Kirinyaga Governor, Anne Waiguru, is spearheading consultative talks between top leadership of all the 15 coffee cooperatives from the County and an international company that has declared interest in buying the County’s premium coffee.
The talks are geared towards making a deal that will see Kirinyaga coffee farmers eventually negotiate and market their coffee for better and guaranteed returns.
The meeting which was also attended by senior officials from the County’s Department of Trade and Cooperatives and officials from the Kirinyaga Investment Development Authority (KIDA) deliberated on a proposed strategy that will ensure that Kirinyaga Farmers get consistent and the best prices for their coffee.
The India based company that deals in agricultural exports is expected to start buying Kirinyaga coffee as soon as the stakeholders make an agreement that is believed to be a breakthrough achievement for coffee farmers.
Speaking at the meeting held Monday at Kutus, Governor Waiguru said that farmers will soon be liberated from selling their coffee without any guaranteed returns since she is pushing for a 10 years and beyond contract with a stable price.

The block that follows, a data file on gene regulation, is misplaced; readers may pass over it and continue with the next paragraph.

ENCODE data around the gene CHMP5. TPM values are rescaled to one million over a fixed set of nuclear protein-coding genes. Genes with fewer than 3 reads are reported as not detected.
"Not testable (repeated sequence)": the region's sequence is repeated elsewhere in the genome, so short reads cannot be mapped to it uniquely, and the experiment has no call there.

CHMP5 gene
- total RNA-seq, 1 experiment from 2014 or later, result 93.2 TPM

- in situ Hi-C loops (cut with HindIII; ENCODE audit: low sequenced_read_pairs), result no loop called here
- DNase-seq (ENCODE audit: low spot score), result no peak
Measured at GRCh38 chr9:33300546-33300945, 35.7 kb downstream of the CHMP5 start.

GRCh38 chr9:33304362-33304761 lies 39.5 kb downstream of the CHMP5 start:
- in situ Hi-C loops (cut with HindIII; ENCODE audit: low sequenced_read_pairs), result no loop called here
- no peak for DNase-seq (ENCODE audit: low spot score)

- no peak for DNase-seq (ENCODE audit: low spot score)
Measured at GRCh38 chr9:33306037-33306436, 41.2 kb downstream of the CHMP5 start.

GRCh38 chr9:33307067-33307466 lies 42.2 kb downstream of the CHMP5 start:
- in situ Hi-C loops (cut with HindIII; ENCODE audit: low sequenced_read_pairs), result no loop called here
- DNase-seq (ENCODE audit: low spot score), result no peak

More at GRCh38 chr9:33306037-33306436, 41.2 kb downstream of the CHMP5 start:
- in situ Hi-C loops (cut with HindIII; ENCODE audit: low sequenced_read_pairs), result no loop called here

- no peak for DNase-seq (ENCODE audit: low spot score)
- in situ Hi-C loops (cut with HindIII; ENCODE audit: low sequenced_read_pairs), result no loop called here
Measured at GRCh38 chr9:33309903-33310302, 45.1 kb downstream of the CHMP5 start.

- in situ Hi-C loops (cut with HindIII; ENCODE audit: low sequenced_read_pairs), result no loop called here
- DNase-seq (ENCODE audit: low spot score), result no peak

She said that even though the farmers are currently bound by the contract signed between them and their appointed agencies they will be able to negotiate for minimum guaranteed price starting next financial year, a deal which will maximize their earnings and impact on their livelihoods.
“The negotiations are deemed to be the light at the end of a dark tunnel in which farmers have been getting a miserable Sh 56 per kilo, or thereabout, on average despite coffee being an expensive commodity the world over,” she said.
The Governor said that the County produces enough coffee that will meet the quantity and quality requirements of the company.
The coffee cooperative societies’ leaders lauded the Governor for her efforts in revamping the coffee sector, pledging their support for her vision of liberating farmers.
The County’s coffee sector is dominated by smallholder farmers numbering to around 88,024 who cultivate the crop on 19,898 hectares. There are about 12 million coffee trees that yield around 34,976 tons per year.
Governor Waiguru said that main focus is forging partnerships that will enable the smallholder coffee farmers negotiate and sell their produce directly to exporters without going through middlemen who have many a times been blamed for poor payout to farmers
Kirinyaga County prides itself as one of the world’s finest specialty coffee producers with Kabare and Baragwi Cooperatives being ranked 4th and 25th respectively in the 2018 Coffee Review Report.
The County, that is also the second largest coffee producer in Kenya after Kiambu County, has won various national and global awards for high quality, handpicked, sun dried coffee.
By Irungu Mwangi